his mind is, that he looks not to his parents’ wisdom and judgment, but
to his own positiveness and persistency, as the guide of his action
in any mooted case of personal conduct; not to principles which are
disclosed to him by one who is in authority, but to impulses which are
wholly in his own bosom. Such a view is inimical to all wise methods
of thinking and doing on a child’s part. And it is even more of a
misfortune to the parent than to the child, for a child to have the
idea that the parent’s decision is a result of the child’s teasing,
rather than of the parent’s understanding of what is right and best in
a given case. No parent can have the truest respect of a child, while
the child knows that he can tease that parent into compliance with the
child’s request, contrary to the parent’s real or supposed conviction.
For the child’s sake, therefore, and also for the parent’s, every
child ought to be trained not to tease, and not to expect any possible
advantage from teasing.

Susannah Wesley, the mother of John and Charles Wesley, was accustomed
to say, of her children, that they all learned very early that they
were not to have anything that they cried for, and that so they soon
learned not to cry for a thing that they wanted. Who will doubt that
John and Charles Wesley were stronger men, for this training, than
they could have been if they were trained to look upon crying as a
means of securing what was best for them? Who will doubt that Susannah
Wesley was more of a woman, and more respected by her sons because of
her unvarying firmness at this point, than would have been possible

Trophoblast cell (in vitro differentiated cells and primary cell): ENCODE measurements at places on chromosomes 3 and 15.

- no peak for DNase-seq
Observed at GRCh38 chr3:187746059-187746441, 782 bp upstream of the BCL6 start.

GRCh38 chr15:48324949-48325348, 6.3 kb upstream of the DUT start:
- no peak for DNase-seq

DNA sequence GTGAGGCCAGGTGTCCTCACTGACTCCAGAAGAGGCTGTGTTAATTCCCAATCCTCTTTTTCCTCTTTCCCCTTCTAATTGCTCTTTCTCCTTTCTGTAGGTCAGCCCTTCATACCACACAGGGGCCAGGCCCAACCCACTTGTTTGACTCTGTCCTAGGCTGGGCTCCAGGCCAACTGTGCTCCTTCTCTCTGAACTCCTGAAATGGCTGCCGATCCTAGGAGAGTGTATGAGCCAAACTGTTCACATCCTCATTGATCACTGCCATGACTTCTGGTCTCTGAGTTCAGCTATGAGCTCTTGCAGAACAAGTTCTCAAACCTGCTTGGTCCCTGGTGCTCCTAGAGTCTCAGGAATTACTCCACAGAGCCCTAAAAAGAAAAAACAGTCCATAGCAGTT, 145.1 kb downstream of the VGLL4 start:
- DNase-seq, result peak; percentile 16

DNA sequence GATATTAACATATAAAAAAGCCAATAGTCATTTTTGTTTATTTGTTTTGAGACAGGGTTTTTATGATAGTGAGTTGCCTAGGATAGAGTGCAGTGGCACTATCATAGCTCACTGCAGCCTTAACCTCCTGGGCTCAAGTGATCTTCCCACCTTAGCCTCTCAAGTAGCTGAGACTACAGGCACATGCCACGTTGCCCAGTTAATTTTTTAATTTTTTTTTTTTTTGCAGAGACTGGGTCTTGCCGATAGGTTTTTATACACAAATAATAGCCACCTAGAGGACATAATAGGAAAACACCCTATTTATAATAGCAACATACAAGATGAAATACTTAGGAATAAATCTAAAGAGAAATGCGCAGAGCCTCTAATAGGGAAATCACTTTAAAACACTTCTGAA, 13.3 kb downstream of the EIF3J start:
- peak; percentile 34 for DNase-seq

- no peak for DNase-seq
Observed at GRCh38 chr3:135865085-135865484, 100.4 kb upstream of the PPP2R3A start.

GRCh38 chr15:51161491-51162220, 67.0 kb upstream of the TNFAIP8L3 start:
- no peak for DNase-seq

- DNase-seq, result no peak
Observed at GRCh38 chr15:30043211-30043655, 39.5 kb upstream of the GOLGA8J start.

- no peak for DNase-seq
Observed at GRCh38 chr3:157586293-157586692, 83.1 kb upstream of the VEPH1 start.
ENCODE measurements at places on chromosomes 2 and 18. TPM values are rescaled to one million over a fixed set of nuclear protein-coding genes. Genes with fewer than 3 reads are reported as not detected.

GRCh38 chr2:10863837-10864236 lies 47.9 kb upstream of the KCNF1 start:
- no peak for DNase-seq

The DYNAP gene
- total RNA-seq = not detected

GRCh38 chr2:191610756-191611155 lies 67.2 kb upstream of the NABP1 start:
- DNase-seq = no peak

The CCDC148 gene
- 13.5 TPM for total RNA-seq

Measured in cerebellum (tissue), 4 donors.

if she had frequently yielded to the pressure of their piteous crying
for that which it was against her judgment to give to them? Any parent
who would apply this rule of Susannah Wesley to the matter of teasing,
might be sure of a corresponding result in the children’s estimate of
the practical value of teasing. Any child who finds that he is never
to have anything for which he teases, will quickly quit teasing. How
simple this rule, for this department of child-training!

Simple as it seems, however, to be uniformly positive in refusing
to give to a child anything for which he teases, it is not an easy
thing to adhere to this rule, unvaryingly, and to do it wisely. And
the trouble in the case is not with the child, but with the parent.
In order to give promptly, to a child’s request, an answer that can
rightly be insisted upon against all entreaties, a parent must do his
thinking before he gives that answer, rather than afterwards. Too often
a parent denies a child’s request at the start without considering the
case in all its bearings; and then, when the child presses his suit,
the parent sees reasons for granting it which had not been in his mind
before. The child perceives this state of things, and realizes that the
question is to be settled by his teasing, rather than by his parent’s
independent judgment; and that, therefore, teasing is the only means of
securing a correct decision in the premises.

Training a child not to tease, is a duty incumbent upon every parent;
but, as a prerequisite to this training of the child, the parent
must himself be trained. When a child asks a favor of a parent, the
parent must not reply hastily, or thoughtlessly, or without a full
understanding of the case in all its involvings. If necessary, he may
question the child, in order to a better understanding of the case,
or he may postpone his answer until he can learn more about it; but he
must not be over quick to reply merely as a means of pushing away the
request for the time being. He must consider carefully what his final
answer ought to be, before he gives an answer that the child is to
accept as final; and when the parent gives that answer, it ought to be
with such kindly firmness that the child will not think of pressing his
suit by teasing. And thus it is that any well-trained parent can train
his child well in this sphere.



XII.

_TRAINING A CHILD’S APPETITE._


What a grown person likes to eat or drink depends largely on what that
person was trained to eat or drink while a child. And a child can
be trained to like almost any sort of food or drink, either good or
bad. No small responsibility, therefore, for both the health and the